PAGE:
I cannot tell you how thrilled I am to be cooking for more than one again. My whole body is surging with adrenalin, had to force myself to go to bed last night. Did stop up until watching cooking progs on one of the Freeview channels (Hugh F.W., Heston B; the Fabulous Baker Boys; plus a couple of Father Ted's that were slotted in the middle).

Earlier had switched over to watch another 'Man v Food', as I wanted B to watch purely for the shock of seeing how much food the American diners serve (and by this I mean normal portions). The episodes yesterday were 'carnivore eating', so all based around meat.

All I can say is meat must be cheap in Texas (and other regions visited) when we saw the enormous joints, ribs - not to mention burgers - served. Although have to say the way many were cooked, with the various rubs and sauces, the meat certainly looked very tasty. We don't seem to cook like that over here, even in small amounts.

What does surprise me is that although many of the diners seen suffered greatly from obesity (the way they ate great platefuls, stuffing the contents at speed into their mouths probably led to their size), the presenter - despite (seemingly) working his way round the US eating his way through the largest portions ever, was not really that huge. Just looked 'well-built and without a paunch. Lucky him!!

One thing that was apparent, having not yet had my supper, after watching the above prog, this put me off eating anything at all (so perhaps a good idea to watch it every day as a way to help me lose weight) and ended up (an hour or so later) nibbling my way through three 'rice cakes' as my 'main meal of the day'. These rice-cakes I discovered recently and was glad I did, for these were salt and vinegar flavoured (my favourite), lovely and crunchy (which I like) and ONLY 30 calories per 'cake'! As each was pretty big (Wagon Wheel size if you remember those), one taking me as long to nibble as one packet of crisps, these made a very satisfying meal (well, OK 'snack' if you prefer. One man's snack being a whole meal to me.

Must buy some more of these flavoured 'rice cakes' and leave crisps alone from now on.

Incidentally, the other week did have one more try of the Walker's crisp "guess the flavour". Even though I then knew what the flavour was, it was only the sour cream and chive that I recognised. The other two (Lincolnshire sausage and brown sauce; the other being Chicken Balti) - although not quite the same flavour - I still couldn't work out which was which. Certainly won't be buying any of these again. The only Walker's crisps I enjoy are the salt and vinegar and the prawn cocktail (although think the latter have an ingredient that I'm allergic to as often my face begins to swell up after eating them - although an anti-histamine pill usually shrinks it back within an hour if I catch it in time).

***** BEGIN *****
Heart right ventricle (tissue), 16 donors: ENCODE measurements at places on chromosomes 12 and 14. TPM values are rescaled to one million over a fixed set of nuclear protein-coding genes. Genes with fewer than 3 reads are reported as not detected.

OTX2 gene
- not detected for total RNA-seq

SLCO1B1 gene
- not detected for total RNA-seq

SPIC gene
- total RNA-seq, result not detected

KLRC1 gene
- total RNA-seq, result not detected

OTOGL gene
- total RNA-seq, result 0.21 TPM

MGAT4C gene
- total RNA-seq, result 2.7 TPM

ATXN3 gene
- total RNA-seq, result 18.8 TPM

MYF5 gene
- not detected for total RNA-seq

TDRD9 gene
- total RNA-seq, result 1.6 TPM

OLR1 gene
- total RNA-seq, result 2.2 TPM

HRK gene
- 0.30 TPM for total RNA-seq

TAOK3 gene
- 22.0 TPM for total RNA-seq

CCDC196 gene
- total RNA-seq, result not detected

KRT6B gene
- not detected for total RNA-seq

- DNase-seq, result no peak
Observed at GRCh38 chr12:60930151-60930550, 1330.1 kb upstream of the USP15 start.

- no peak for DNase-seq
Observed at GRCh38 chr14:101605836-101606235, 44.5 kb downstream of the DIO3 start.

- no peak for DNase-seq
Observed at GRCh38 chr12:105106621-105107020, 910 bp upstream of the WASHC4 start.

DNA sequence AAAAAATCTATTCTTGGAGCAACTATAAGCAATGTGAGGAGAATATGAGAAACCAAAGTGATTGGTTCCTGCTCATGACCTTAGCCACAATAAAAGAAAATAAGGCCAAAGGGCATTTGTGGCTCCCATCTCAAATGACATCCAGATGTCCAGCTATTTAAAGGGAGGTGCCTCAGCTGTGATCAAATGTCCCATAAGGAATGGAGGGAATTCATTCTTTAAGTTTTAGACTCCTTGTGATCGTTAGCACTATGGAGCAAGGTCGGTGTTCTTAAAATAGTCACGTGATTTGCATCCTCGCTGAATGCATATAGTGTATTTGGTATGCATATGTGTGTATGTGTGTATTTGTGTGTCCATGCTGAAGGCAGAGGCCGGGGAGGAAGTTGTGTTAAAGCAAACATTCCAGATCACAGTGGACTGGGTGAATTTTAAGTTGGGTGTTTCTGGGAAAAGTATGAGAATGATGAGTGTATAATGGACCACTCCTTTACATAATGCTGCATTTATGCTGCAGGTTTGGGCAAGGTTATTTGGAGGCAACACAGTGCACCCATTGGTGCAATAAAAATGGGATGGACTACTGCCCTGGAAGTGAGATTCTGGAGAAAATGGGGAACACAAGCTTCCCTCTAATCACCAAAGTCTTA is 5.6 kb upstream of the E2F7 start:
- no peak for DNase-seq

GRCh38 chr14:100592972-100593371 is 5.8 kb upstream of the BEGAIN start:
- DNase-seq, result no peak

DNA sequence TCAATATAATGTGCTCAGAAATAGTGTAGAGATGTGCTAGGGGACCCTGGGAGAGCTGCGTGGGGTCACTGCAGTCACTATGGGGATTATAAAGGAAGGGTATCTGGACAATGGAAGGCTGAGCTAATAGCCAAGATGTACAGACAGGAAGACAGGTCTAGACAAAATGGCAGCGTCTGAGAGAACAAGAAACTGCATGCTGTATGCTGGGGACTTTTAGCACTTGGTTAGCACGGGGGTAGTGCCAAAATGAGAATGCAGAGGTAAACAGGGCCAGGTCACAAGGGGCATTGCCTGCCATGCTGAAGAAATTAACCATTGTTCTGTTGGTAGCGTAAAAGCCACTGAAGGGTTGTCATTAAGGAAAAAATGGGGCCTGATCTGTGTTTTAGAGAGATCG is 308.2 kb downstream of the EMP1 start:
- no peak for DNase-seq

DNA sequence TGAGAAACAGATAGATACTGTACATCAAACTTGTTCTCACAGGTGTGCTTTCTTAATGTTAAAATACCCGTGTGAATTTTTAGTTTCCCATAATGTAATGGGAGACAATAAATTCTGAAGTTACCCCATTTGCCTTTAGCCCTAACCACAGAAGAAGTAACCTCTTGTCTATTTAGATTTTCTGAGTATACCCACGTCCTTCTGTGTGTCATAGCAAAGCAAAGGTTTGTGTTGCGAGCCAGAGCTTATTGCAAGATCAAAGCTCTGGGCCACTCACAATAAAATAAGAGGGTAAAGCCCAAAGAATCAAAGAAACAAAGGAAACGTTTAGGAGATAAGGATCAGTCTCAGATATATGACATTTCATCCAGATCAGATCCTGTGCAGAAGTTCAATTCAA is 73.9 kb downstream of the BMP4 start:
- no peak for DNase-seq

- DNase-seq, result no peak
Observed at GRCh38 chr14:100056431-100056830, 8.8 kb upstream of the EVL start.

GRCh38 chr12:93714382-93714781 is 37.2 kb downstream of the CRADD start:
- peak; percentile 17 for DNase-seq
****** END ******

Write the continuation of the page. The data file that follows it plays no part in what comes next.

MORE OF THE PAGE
Back to my latest 'challenge' (catering for 50 plus). As I don't have enough large pans to hold all the curries/ rice, was trying to work out the best way to cope. Lucky for me, a Lidl brochure came through the letterbox yesterday with giant pans on sale, the larger of two being exactly the right size. And not expensive. Two of these, together with what I already had, would be perfect to hold the curries/rice. B said he would pay for two large pans for which I was very grateful (feeling pleased that this would be his 'contribution' to meal ), until he burst the bubble by adding "You can have the pans for your birthday present".

Well, I never look a gift horse in the mouth so gratefully accepted, for a least WILL have a pressie (am still waiting for my Christmas one, this supposed to be B cooking a meal for ME one day a week. Of course he never has).

Who knows, I may be cooking in bulk for the 'social' again and the big pans will come in handy. But in any case, large pans ARE useful to make a large batch of (say) chicken stock in one go, and always intended to buy myself one just for this purpose, so in a way B's offer has saved me money.

The mention of 'stock' reminds me that yesterday I simmered the coca-cola (in which the gammon had been cooked) down to about a quarter of it's original amount. This made it fairly thick and I was able to fill just one container with it to freeze (so it can be thawed and diluted back with water to cook the next gammon).

Was pleased with the cola-cooked gammon. Although the outside was a sticky, dark-red colour due to the cola, once cut it was its normal 'ham' colour inside, but had a much better flavour then when cooked the normal way, now being slightly sweeter. B loved it, I loved it, so looks like this will be the way to go in future, and by re-using the cola, this will not mean it will end up costing that much more per 100g.